No sooner were we there, when the canapés were served. We were first presented with Emu with Prosciutto Crostini. I had never actually sampled Emu before and I am not sure why I waited 26 years of my life to do so. It was melt in your mouth delicious. This was followed by Seared Scallops (always a good choice), Blue Cheese Tart with Truffle Honey and Braised Pork Belly with Pickled Cucumber Salad. I kept thinking “this is the best thing I have ever eaten!” and then would have my socks blown off by the next offering.
We were urged to gather around the unlit campfire, where the man playing the Didgeridoo told us of the history of the instrument. We discovered that “Didgeridoo” wasn’t the original name; it was called different things all over the country, but his descendants had referred to it as the “Yidaki”. I had studied Aboriginal culture for my entire thirteen years of education, yet that was the first I was hearing of this!
He left and we were called for dinner. Mum and I sat, studying the menu together. There were three more courses to be served, with multiple options to choose from. All sounded equally as appetising. Picking our meal looked to be one of the more difficult decisions we would make over the course of the next few days.
“I have a solution,” I said to Mum. “How about we each order something different, eat half and then swap plates?” She thought about it, then nodded her head. I could tell she had weighed up the options and acknowledged that this was the best course of action for maximum taste sensation.
The attention to detail in the menu was top class. Each dish was paired with a particular wine – although you could opt to have either red or white and they would cater for your needs. Mum is a red wine woman and I found out a long time ago that white wine and I don’t mix, so we were happy to go with the recommended Pinot Noir. As our waiter poured it into our glasses, she told us that it was sourced from a vineyard in the Mornington Peninsular, which excited me to no end as I had driven through there the previous week.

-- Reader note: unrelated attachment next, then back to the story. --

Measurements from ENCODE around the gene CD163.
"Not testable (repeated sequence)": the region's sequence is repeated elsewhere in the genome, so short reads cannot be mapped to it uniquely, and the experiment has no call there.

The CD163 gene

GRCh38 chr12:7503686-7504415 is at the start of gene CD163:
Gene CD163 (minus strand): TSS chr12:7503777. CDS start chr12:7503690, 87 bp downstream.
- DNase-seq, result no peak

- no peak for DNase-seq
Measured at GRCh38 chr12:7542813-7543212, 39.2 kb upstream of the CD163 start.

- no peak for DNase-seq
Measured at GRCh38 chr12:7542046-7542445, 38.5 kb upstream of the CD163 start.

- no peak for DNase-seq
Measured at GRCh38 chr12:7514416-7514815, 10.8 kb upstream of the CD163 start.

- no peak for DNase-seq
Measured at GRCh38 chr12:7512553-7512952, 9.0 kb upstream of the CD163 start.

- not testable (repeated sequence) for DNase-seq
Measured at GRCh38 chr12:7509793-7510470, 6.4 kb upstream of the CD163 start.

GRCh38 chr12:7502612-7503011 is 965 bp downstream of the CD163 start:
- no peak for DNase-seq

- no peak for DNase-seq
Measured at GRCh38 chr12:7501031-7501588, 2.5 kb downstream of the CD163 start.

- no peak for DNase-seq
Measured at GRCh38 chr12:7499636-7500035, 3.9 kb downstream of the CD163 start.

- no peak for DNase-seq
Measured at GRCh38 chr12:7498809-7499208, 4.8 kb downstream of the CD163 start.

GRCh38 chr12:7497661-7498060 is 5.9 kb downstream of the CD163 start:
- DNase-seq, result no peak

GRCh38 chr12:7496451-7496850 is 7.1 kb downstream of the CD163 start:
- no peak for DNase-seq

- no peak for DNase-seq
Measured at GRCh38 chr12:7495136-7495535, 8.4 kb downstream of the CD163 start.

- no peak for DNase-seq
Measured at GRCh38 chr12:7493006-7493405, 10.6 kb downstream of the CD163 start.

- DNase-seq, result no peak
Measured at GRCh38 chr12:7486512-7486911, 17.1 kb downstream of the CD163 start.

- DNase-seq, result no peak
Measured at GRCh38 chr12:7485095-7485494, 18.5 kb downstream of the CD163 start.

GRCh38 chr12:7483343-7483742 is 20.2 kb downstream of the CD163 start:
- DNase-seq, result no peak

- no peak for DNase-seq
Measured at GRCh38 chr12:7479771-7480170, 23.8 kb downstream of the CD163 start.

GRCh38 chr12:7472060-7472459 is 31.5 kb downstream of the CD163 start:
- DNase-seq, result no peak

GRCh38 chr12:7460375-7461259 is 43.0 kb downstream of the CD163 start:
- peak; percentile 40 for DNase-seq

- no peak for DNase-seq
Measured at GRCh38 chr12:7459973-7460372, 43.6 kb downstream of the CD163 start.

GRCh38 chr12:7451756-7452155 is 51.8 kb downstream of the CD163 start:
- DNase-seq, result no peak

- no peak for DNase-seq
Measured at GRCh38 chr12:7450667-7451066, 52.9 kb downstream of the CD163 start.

After the amuse bouche of Cauliflower Espuma (I don’t like cauliflower but I could have kept eating this forever), our entrée was served. I had selected the Kangaroo Rillettes and for Mum, King Prawns on a delightfully tasty sweetcorn mousse. We each took our first mouthful and from then, pretty much inhaled the food off our plates. This would happen again and again over the course of the evening.
What followed was the mains of Toothfish and Gruyere Soufflé. We were presented with a Shiraz, but both opted to go back to the Pinot Noir. I had blabbed about it being Mum’s birthday to the waiter and they very sweetly sent over a tray with a delicious macaroon upon it.
For dessert, Mum had ordered the Steamed Quandong Puddings and I, the Australian Cheese Platter – there ain’t no cheese like Australian cheese! These were paired with a delicious dessert wine and glass of port. I wasn’t keeping count of how many glasses of alcohol I had consumed and by this point in the night, I could barely see straight.
The dining experience was top notch for several reasons – the food was fantastic and I could not fault the wait staff. The setting was perfect – we felt like the only people in the world, out there in the desert.
On a personal level, my Mum and I very close. She is my best friend, one of a small collection of people that I could be around forever and never ever get sick of. Unfortunately, as we live on opposite sides of the world, I don’t get to see nearly as much of her as I would like. This trip was a chance for us to catch up and actually spend some time together. Having a special experience like this to share acted as a guarantee that this was a holiday that would be forever seared in our memories, for all the right reasons.
Once the meal was done, we gathered around the now-lit campfire. We sipped on wattle infused hot chocolate and cognac, while an Aboriginal member of staff told us stories about the night sky. The night ended with a round of “Happy Birthday” for Mum, before we were led to the monster truck/coach and taken back to our respective hotels.
I am so glad we went for Tali Wiru over Sounds of Silence. I am sure we would have been delighted either way, but it was well worth shelling out the extra money for this intimate dining experience.
Tali Wiru is priced at $325 dollars a head. Which I paid for. And enjoyed immensely.